Filed under: talia fence and screen — flowergardengirl @ 05:57 pm


Concealment and ventilation go together with Orsogril’s Talia 80 or 100 design. This elegant panel provides 100% concealment by combining louvered bars permanently welded to round cross bars hidden behind the panel. A very economical and practical solution for screening and cladding applications. Perfect for concealing mechanical equipment and waste enclosures, while allowing 35% free air flow.



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Elegant Outdoor Lounge Chairs – flexible wood chairs by Pooz

Filed under: Uncategorized — flowergardengirl @ 10:50 pm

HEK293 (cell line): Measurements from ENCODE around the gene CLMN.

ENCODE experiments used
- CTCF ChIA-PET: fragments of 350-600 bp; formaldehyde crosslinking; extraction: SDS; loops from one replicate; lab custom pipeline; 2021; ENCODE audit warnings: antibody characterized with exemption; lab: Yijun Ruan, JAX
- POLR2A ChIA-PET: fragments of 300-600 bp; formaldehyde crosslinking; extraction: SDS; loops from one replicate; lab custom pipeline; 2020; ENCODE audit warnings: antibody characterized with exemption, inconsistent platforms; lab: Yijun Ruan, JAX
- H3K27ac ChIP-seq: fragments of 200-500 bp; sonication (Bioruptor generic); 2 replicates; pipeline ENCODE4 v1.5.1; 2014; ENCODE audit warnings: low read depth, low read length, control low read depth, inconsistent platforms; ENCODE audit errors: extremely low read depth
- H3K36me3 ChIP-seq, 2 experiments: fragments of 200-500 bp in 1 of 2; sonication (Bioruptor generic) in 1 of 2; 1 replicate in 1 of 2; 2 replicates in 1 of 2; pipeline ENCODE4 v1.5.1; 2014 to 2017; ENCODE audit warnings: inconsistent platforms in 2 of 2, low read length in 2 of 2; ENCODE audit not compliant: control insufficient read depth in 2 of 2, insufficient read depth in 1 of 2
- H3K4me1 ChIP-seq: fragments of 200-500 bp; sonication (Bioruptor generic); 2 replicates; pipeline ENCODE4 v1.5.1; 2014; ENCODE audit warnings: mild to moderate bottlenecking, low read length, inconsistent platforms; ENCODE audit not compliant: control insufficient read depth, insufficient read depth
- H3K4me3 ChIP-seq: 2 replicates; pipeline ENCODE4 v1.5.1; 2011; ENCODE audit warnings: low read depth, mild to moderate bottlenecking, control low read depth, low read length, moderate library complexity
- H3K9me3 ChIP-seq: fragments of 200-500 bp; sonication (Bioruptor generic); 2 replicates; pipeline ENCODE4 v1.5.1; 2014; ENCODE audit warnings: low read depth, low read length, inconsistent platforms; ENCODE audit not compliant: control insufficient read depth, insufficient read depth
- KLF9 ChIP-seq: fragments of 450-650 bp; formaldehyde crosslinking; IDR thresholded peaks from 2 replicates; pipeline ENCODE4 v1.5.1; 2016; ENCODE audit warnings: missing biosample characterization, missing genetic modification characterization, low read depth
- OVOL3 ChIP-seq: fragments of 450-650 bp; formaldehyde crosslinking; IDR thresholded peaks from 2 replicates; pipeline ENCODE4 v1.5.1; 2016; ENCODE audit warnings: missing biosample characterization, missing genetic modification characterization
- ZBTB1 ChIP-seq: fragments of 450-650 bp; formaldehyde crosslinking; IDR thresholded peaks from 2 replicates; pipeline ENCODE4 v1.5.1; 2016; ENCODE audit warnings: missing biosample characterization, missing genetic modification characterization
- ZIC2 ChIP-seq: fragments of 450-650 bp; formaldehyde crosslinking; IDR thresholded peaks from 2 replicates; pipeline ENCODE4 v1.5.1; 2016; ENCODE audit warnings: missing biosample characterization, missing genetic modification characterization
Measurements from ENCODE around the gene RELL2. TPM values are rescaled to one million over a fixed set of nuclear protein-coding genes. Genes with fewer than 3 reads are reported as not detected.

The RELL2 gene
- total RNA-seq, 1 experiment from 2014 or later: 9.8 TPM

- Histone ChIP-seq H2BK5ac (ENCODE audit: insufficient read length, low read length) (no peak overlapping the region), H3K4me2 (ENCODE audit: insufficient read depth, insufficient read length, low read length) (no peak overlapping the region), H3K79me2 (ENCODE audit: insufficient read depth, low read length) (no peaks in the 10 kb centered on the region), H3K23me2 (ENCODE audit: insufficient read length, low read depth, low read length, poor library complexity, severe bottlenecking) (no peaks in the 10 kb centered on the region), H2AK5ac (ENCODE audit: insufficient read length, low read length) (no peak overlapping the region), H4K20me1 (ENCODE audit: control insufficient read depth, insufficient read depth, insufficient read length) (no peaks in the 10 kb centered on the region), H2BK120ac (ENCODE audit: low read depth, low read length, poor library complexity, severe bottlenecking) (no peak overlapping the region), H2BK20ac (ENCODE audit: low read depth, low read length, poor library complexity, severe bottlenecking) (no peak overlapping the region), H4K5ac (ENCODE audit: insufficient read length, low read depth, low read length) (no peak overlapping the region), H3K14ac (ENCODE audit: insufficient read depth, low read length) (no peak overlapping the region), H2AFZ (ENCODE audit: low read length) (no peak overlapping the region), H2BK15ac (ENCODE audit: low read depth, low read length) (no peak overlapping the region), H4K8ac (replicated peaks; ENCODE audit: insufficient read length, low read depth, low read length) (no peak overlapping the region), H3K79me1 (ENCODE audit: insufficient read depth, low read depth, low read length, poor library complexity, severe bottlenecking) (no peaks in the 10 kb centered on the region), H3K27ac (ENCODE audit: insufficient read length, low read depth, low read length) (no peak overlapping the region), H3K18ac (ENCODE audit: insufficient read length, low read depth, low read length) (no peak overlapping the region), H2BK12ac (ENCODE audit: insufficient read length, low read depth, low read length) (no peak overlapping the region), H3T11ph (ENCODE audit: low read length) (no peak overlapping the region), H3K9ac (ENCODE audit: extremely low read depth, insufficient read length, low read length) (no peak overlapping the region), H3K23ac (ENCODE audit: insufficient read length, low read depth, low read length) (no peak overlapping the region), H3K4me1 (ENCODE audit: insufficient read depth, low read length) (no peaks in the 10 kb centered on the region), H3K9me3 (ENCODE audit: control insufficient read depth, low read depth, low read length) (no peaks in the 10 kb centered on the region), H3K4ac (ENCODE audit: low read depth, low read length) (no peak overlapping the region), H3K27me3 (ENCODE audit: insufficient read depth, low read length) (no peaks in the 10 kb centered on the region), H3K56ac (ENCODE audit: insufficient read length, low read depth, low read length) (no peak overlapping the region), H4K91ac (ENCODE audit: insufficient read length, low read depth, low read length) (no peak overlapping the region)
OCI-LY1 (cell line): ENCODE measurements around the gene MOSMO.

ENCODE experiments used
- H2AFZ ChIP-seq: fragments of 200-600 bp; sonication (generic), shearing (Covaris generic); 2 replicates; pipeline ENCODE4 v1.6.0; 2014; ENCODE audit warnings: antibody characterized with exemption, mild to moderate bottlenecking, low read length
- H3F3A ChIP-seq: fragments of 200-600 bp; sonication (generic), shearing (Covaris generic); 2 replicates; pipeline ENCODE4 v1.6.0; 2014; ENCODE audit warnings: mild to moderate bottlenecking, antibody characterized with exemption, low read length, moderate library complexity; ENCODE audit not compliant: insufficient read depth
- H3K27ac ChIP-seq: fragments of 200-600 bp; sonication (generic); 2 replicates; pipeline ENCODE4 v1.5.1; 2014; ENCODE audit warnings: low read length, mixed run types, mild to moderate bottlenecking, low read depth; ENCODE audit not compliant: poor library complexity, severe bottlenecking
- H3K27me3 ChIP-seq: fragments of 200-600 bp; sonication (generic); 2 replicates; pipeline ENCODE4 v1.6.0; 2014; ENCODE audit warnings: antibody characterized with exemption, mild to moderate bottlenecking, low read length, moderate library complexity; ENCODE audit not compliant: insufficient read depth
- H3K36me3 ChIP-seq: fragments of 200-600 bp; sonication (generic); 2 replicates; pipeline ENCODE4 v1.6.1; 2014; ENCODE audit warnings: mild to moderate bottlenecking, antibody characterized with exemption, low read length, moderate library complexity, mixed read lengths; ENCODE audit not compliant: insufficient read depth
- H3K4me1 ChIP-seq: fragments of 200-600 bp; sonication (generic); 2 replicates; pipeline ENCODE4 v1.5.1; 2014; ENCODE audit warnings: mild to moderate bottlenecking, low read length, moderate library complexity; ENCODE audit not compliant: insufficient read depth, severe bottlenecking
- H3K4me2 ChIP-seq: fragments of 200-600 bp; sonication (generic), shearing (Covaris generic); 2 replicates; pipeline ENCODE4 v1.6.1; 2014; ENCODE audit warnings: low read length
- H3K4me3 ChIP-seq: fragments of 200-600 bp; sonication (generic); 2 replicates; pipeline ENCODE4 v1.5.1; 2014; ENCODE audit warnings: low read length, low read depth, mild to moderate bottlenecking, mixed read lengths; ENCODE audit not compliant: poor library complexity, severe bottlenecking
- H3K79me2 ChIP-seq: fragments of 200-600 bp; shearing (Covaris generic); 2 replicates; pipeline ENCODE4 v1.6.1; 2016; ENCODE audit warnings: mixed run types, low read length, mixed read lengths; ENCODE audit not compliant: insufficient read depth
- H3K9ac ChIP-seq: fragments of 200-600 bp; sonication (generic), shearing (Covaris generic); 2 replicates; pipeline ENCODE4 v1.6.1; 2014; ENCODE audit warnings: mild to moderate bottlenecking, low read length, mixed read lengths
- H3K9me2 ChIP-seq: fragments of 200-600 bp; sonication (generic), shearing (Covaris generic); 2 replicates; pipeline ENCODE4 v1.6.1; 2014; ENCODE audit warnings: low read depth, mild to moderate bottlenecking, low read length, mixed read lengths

Elegant Outdoor Lounge Chairs – flexible wood chairs by Pooz


These elegant lounge chairs from Pooz are made for outdoor living and lounging. Inspired by the natural flex and features of wood, the easy-going, undulating shapes make these lounge chairs the perfect complement at poolside, on the deck or in the garden. Through the artful bending and shaping of the wood, these pieces have a unique movement about them, taking the eye on a visual ride along their smooth, wavy curves. And the body is in for a ride of its own – right to relaxation land. The Home lounger is made with three, four or five wood slats, each progressively deeper to cradle your body and with an integrated armrest. Milno is another sun-lounger design made of oak and walnut, with a natural finish that highlights the woods’ inherent characteristic grains. Tild features that same signature curvature, only this unusual lounger is raised off the ground and enclosed in an aluminum frame draped in fabric, so you’re made in the shade, even in the heat of the day. Check out these gorgeous modern outdoor lounge chairs, by Pooz.